The Emperor of Ice-Cream

by Wallace Stevens

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Analysis

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Last Updated on October 18, 2022, by eNotes Editorial. Word Count: 636

At first glance, "The Emperor of Ice-Cream" may seem like a confusing poem. As a reader, you won't be alone in that initial reaction; however, like any good piece of writing, the poem gets better as a reader dives into its layers.

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As a starting point for analysis, it is helpful to begin by looking at the more concrete and physical structures of a poem. This functions like a warm-up for the "deeper," more obscure analytical work. The first thing to notice is that the poem is made up of two stanzas. Digging a little deeper, each stanza is made up of eight lines. While that might seem insignificant, keep in mind that there is no rule that says stanzas have to be the same length as each other. Stevens is making an intentional decision to keep them the same length.

The first stanza as a whole seems to focus on things that are short-lived: ice cream (which must be enjoyed quickly or it melts), sexual desire (through the use of the word concupiscent), youth (the "wenches" and "boys"), flowers (which die quickly once picked), even "last month's newspapers." Since newspapers are things that are good and accurate for only a short time, last month's would be out-of-date this month. Thus, when the speaker says that the "only emperor is the emperor of ice-cream," he could mean that the richest person is the one who lives in the now, who understands that the present (and its desire and youthfulness and beauty and good things) is all we really have.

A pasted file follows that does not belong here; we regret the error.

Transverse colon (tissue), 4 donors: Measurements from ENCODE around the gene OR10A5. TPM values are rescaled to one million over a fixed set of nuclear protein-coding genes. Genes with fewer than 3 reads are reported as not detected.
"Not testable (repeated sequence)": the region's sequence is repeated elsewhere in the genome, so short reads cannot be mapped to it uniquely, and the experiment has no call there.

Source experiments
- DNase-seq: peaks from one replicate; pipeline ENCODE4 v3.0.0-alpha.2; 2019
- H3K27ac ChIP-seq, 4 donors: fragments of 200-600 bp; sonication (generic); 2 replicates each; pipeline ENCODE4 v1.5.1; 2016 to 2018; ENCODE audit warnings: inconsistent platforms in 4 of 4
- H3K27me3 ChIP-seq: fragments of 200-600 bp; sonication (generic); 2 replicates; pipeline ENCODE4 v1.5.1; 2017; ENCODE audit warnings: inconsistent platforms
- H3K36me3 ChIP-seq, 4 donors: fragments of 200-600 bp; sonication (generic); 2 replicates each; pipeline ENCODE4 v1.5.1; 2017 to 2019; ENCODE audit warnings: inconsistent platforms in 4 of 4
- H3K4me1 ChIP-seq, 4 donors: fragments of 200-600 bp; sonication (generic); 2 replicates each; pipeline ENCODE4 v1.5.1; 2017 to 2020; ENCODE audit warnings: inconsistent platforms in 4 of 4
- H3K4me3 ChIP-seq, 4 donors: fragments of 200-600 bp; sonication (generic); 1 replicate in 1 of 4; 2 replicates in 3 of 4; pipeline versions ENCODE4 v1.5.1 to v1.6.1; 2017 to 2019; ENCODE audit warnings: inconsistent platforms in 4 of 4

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The second stanza shifts gears abruptly to describe the old woman’s death. In a stark contrast to the merry-sounding aspects of the first stanza, the second stanza leads readers through what appears to be a wake or funeral service of sorts. Here is a woman who has “horny” feet, and lies “cold” and “dumb” in her coffin. This word choice seems to iterate that we will all meet the same fate, ice cream or young boys alike. She is, importantly, covered by a sheet that she embroidered. Her life has ended, yet she left a legacy. This impact remains. Even though our human lives are finite, we can make meaning with the time we have. The way to make ourselves rich is to revel in the now: to enjoy the flowers and the ice cream today, so to speak, because these beauties will not last.

As for strict rhyme, rhythm, and meter, this poem does not adhere to a particular structure. The poem reads much more like a conversation as a result of its free verse. Another reason that the poem reads so much like a conversation is because of the repeated usage of enjambment, or when a line of poetry carries over into the next line to complete the thought without any kind of punctuation at the end of the line to make the reader pause. Despite the seeming lack of strict "poetry" forms, it would be remiss to not point out that the final two lines of each stanza form a couplet. Another somewhat common poetry structure that the poem makes use of is the refrain in the last line of each of the stanzas.

The mixture of free verse with refrains and a final rhyming couplet might be at odds with each other until we consider what the poem is trying to show or teach readers. The poem is taking place at a funeral or a wake. It's a very formal and serious tradition, but it is also somewhat of a celebration of someone's life. The poem's free aspects seem to steer readers to the notion that it's okay to have a little fun in life and at these kinds of events; however, the poet also doesn't forget the formality of them either.

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